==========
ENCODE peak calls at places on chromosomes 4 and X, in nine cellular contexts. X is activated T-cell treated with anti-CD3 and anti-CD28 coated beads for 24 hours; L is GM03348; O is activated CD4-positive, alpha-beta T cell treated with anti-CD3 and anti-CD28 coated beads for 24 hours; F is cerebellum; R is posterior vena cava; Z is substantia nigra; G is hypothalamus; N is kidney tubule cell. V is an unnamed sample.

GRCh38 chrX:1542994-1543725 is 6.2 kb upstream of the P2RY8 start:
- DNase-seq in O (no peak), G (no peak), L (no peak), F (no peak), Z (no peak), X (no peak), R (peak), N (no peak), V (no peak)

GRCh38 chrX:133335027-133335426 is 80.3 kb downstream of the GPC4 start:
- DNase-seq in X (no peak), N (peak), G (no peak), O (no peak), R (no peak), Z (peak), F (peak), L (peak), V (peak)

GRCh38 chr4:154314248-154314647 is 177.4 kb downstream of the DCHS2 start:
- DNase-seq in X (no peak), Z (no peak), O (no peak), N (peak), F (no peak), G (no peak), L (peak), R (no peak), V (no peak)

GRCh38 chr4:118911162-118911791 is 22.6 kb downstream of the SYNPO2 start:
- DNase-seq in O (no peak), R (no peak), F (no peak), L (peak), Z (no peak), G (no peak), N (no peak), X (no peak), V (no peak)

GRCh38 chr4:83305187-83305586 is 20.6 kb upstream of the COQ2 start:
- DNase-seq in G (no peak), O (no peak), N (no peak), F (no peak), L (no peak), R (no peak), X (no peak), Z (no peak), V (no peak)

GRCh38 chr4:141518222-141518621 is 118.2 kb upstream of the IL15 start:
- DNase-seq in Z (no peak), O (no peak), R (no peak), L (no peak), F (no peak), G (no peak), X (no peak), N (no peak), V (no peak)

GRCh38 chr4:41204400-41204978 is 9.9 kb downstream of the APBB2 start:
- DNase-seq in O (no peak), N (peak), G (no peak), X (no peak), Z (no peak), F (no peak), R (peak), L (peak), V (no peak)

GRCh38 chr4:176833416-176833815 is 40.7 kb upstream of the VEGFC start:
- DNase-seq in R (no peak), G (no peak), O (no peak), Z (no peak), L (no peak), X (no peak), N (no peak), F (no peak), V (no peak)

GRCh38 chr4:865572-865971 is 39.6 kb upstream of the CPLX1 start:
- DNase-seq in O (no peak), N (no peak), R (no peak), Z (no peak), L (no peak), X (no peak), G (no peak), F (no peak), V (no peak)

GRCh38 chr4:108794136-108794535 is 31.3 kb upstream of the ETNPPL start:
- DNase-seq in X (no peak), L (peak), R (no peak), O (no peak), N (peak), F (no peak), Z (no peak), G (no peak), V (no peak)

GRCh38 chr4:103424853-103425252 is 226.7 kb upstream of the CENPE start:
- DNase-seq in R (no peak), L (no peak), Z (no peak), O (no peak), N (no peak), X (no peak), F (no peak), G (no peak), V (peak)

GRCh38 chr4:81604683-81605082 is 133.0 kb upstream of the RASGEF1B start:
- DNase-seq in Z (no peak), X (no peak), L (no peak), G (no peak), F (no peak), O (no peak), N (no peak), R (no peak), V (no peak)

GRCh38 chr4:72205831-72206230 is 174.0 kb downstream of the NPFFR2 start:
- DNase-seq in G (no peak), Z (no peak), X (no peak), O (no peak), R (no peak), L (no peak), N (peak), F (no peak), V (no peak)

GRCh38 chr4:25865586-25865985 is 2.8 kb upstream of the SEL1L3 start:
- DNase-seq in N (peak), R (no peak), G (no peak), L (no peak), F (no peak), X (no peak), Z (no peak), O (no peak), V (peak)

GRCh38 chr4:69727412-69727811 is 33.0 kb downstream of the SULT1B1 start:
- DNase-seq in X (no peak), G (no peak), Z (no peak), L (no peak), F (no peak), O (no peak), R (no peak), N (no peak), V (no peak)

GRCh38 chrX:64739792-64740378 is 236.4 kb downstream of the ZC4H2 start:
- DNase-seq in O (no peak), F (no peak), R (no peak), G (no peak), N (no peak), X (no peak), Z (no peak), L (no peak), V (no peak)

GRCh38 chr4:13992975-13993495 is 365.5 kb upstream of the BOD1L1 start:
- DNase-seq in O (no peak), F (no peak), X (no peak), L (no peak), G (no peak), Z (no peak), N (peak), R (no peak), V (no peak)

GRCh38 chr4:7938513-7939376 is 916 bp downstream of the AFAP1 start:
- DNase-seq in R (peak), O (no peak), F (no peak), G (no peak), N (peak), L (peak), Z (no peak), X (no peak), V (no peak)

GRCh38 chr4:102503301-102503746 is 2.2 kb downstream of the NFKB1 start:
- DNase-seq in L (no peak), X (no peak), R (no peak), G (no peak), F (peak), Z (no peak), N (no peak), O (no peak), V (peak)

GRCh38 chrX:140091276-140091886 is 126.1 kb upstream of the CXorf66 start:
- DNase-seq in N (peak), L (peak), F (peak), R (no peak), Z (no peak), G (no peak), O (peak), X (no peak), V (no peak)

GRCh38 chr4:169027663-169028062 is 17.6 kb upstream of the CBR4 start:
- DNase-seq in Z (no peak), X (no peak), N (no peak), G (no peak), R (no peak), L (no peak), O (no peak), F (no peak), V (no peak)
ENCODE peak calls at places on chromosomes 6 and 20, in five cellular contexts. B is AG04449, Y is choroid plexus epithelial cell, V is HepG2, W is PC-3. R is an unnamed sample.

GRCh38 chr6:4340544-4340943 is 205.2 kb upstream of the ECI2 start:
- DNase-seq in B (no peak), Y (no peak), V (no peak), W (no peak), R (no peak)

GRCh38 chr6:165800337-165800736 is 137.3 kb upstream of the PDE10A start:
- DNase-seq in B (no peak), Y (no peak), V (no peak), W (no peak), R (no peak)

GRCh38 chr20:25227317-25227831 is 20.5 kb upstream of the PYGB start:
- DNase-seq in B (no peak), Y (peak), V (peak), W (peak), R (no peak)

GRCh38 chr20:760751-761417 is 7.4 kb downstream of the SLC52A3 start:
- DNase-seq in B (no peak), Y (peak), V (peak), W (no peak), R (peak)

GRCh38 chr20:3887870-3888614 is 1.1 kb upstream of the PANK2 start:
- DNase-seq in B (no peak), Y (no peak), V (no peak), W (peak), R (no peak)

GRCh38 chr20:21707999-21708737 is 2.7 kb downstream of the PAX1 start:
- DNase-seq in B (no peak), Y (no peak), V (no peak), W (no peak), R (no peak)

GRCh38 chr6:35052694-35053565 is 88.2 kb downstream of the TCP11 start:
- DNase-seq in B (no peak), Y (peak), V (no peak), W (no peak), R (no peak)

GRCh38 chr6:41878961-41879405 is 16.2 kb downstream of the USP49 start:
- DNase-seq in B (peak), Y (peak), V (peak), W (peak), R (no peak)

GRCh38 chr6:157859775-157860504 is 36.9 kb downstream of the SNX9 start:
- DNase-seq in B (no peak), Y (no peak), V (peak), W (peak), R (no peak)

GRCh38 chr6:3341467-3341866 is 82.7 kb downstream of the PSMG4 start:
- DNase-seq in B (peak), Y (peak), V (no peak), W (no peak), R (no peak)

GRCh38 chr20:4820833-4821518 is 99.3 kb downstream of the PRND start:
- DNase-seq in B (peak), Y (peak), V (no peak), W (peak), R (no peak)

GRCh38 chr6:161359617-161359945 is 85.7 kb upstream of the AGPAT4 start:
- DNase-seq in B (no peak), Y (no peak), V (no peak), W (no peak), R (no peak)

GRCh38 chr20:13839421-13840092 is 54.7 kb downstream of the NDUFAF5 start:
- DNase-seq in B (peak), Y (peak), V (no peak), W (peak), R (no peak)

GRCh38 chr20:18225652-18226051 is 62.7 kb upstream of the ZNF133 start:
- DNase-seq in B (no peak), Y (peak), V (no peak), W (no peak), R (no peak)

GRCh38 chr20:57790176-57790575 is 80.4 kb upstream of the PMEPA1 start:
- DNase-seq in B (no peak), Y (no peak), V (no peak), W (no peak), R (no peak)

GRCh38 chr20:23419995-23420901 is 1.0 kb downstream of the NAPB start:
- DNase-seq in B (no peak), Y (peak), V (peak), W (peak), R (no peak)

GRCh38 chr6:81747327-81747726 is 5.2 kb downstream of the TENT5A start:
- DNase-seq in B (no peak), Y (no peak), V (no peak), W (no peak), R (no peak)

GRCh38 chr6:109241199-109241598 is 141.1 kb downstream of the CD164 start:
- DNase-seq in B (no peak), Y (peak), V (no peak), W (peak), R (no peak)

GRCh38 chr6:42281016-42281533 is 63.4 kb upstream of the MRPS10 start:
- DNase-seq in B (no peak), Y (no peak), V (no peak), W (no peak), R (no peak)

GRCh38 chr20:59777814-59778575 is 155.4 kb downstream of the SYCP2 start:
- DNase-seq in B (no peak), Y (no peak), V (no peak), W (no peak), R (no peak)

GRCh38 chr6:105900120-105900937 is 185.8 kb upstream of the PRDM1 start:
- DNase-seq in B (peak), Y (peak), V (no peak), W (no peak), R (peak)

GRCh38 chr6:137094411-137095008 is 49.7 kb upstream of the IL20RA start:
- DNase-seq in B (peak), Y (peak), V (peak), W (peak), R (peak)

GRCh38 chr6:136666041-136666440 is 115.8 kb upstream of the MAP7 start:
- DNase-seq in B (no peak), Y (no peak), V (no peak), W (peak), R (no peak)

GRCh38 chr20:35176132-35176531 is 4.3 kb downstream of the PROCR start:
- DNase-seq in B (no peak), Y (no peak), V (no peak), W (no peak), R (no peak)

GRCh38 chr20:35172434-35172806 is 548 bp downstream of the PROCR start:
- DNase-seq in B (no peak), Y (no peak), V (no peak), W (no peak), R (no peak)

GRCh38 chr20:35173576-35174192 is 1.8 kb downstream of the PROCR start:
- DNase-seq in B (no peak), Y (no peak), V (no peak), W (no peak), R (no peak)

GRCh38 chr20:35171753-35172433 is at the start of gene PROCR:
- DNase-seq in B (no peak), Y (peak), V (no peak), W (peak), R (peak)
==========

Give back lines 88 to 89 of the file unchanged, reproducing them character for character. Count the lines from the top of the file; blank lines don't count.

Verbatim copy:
- DNase-seq in B (peak), Y (peak), V (peak), W (peak), R (peak)

GRCh38 chr6:136666041-136666440 is 115.8 kb upstream of the MAP7 start: